Border management solutions: Going with the flow

Helping border agencies to exploit technology convergence to gain consistent, comprehensive and automated border management


With a growing traveling population and the virtualization of physical borders, the need to better facilitate legitimate trade and travel, prevent illegal immigration or identity fraud and tighten security measures at land, sea or air border crossings around the world is undisputed. Indeed, early in 2013, the European Union identified a need for the “next generation of border checks” with a proposal for a European Union entry/exit system. The proposed system would monitor travel flows and movements of third-country nationals across the external border for the Schengen area as a whole—an initiative that has positive implications for data sharing across the region and frequent travelers.

Hear from speakers at the smart borders conference including Ger Daly, global managing director -Defense & Public Safety, providing their views on Entry/Exit Systems and how this can support smarter and more secure borders in Europe.


Although several countries have already begun to tackle the issues of entry and exit, being able to tie together data on when someone has entered a country and when they left is currently lacking. For instance, at present in Europe entry and exit records cannot be matched when persons leave the Schengen area through any other Member State than the one from which they entered and in which their entry was recorded.

Due to the absence of collaborative systems, statistics about border crossings are limited, but according to the most recent data provided by the European Union Member States there were 669 million external border crossings in 2009, 675 million in 2010, and 700 million in 2011, including European Union citizens and third-country nationals. And those numbers, especially at the largest and busiest border crossing points, have been increasing and are expected to continue to do so in the future.

While many European countries have entry/exit systems in place—Bulgaria, Cyprus, Estonia, Finland, Hungary, Latvia, Lithuania, Malta, Poland, Portugal, Romania, Slovakia and Spain—these systems often have limited information gathering capabilities and do not enable information sharing, rendering the data less useful in the context of broader traveler behavior and movement. Indeed, a lack of interoperability, for instance between immigration systems, can have considerable repercussions.


Assessments undertaken by Accenture in 2009 in the United States indicate the potential viability of air and land exit systems. In a voluntary air exit system pilot, more than 30,000 aliens out of 500,000 travelers were biometrically processed and just one person of that number refused to cooperate. The effect on average boarding time was negligible; at most two minutes and eight seconds was added to the traveler journey time. What is more, from 93.4 percent of selected international flights, there was no conclusive impact to flight departure time.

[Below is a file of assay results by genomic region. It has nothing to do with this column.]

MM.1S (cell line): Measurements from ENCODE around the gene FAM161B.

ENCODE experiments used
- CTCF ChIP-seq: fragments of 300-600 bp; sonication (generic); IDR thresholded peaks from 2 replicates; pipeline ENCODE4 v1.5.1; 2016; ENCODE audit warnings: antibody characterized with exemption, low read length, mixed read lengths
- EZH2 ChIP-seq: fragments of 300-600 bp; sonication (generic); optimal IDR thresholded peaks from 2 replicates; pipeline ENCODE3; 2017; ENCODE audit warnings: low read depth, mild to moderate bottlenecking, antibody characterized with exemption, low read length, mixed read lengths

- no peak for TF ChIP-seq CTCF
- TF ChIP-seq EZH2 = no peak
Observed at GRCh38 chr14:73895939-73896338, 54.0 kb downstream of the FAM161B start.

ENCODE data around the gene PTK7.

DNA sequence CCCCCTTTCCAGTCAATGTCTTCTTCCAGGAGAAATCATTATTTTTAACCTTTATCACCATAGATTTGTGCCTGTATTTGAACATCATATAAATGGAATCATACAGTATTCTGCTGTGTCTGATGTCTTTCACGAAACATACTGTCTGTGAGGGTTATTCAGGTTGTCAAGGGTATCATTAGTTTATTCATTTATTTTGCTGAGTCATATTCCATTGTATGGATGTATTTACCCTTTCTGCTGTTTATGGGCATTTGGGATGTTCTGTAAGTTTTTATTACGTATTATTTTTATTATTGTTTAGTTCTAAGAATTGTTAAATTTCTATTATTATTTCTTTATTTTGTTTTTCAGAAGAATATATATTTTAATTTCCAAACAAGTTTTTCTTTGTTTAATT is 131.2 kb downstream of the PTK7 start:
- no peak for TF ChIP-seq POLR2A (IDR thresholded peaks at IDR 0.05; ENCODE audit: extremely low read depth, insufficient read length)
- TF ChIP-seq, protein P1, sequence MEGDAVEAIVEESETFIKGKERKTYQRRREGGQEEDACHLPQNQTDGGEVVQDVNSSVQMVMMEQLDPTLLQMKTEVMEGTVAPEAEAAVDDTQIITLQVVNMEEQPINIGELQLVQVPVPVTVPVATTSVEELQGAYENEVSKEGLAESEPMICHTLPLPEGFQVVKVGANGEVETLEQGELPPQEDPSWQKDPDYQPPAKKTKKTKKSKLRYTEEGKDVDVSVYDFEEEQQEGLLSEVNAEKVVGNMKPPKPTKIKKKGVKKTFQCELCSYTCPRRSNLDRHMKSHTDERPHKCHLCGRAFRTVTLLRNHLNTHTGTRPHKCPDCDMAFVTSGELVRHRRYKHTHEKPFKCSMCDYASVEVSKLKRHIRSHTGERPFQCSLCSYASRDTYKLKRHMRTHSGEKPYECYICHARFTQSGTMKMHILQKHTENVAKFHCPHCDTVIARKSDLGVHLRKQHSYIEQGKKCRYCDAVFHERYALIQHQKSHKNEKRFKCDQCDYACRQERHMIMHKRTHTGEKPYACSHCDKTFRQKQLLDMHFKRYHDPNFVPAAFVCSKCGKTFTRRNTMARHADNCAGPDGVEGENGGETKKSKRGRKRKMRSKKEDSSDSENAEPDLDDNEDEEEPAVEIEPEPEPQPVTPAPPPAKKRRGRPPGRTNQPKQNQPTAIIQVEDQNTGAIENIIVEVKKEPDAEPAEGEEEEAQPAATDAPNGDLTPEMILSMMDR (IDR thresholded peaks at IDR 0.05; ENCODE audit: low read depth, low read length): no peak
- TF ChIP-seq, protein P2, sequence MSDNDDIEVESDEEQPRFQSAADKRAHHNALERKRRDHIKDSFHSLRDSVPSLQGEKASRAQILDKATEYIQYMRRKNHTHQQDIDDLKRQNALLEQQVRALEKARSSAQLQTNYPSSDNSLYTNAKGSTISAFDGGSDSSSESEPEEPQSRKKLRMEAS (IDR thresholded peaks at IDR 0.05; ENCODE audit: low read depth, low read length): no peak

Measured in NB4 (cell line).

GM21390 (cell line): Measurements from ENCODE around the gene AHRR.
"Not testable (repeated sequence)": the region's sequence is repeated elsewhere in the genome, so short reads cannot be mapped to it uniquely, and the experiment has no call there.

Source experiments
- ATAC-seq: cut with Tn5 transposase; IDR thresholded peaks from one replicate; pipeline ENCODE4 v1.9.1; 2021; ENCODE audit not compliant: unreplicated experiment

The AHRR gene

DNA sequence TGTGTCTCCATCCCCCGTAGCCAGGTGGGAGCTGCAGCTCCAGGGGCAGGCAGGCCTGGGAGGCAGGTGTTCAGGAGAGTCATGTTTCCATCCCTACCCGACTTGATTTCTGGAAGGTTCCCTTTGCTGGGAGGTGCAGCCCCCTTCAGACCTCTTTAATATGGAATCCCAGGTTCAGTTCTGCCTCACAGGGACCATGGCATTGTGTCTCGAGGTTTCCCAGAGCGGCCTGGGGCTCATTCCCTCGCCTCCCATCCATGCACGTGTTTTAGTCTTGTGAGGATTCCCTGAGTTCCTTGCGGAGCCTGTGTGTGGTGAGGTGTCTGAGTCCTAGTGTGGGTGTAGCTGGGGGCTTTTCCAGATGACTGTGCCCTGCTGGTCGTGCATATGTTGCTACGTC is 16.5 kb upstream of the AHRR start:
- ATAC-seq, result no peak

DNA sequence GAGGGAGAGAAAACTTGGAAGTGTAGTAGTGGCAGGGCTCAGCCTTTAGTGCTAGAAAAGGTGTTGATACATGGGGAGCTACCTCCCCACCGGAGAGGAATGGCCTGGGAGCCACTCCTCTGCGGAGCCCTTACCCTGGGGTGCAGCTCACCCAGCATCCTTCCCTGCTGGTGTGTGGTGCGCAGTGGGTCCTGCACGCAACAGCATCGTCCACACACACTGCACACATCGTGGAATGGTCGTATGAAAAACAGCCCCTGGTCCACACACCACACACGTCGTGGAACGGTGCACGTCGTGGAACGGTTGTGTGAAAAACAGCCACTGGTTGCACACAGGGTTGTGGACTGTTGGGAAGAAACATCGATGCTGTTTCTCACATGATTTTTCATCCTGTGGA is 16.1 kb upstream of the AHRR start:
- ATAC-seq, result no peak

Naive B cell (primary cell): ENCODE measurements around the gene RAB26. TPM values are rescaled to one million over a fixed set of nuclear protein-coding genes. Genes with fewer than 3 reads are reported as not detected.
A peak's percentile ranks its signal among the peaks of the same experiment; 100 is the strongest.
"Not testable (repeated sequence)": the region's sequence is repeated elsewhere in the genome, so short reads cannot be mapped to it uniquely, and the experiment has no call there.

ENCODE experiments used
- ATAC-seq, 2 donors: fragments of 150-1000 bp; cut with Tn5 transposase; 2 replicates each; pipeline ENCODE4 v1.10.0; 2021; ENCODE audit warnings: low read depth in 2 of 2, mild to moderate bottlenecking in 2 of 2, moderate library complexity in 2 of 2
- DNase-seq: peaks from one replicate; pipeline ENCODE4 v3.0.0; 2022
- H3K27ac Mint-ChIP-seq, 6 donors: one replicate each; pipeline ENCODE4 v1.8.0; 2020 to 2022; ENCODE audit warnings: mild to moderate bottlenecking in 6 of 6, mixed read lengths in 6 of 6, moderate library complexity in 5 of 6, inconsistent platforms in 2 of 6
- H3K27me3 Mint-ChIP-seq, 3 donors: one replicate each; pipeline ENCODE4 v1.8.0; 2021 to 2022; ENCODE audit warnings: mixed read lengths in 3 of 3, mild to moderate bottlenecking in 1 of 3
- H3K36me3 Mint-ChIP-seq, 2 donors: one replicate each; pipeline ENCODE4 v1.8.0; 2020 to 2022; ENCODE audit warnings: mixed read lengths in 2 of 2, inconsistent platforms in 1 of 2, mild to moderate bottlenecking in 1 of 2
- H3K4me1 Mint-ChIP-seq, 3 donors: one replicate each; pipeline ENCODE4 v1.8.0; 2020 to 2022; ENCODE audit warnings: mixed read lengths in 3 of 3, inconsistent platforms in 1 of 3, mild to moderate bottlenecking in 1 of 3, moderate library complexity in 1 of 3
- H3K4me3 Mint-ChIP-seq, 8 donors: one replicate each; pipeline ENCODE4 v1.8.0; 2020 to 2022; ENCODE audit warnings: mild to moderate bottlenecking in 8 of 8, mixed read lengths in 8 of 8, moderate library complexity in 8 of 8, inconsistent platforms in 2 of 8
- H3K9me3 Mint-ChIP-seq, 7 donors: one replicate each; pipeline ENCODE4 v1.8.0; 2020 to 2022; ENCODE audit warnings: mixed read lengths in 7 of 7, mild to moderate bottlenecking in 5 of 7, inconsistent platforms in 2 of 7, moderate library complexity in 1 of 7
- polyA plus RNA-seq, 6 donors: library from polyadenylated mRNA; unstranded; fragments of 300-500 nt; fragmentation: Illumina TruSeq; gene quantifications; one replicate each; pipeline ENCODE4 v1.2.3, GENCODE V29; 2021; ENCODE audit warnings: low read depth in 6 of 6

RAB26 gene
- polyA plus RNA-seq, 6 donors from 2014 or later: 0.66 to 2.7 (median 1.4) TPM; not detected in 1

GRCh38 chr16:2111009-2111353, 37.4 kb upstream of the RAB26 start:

Unlike at airports and sea ports, minimal formal processes and infrastructure currently exist to manage departing travelers at land ports. Each year, there are more than 300 million crossings into the United States at roughly 170 land border ports with Canada and Mexico. While monitoring who enters and exits is of paramount importance to the United States’ national security and the integrity of its immigration system, controlling the 7,500 miles of land border is no easy or inexpensive task. The result of the Accenture assessment was a recommendation for a cost-conscious, segmented approach that balances port volumes and configurations, transportation modalities, compliance and security. In addition, any comprehensive land exit solution needs to be consistent with other travel-related encounters (such as visa issuances), use an informed-compliance solution model where in-scope travelers are educated and expected to self-report as they exit, and continue to use fingerprint scans as the primary biometric.


For an entry/exit program to succeed, it needs to minimize effects on travelers and other stakeholders as well as provide a high level of integrity in data collection and processing so that decision making and law enforcement efforts are as efficient as possible.

Specific goals when implementing an entry/exit system include:

  • Help travelers move efficiently through borders with a system that is fast and inclusive.

  • Be intuitive, with a minimal learning curve and proper outreach.

  • Focus on security that aids the officer and a system that is accurate, spoof resistant, and offers a “point of no return.”

  • Use cost effective deployment models that lower total cost of ownership, improve throughput and reduce footprint.

  • Adopt an approach that is privacy conscious, secures information, and complies with relevant laws and policies.

  • Be adaptable to changes in policy, adversarial strategies, and technological trends.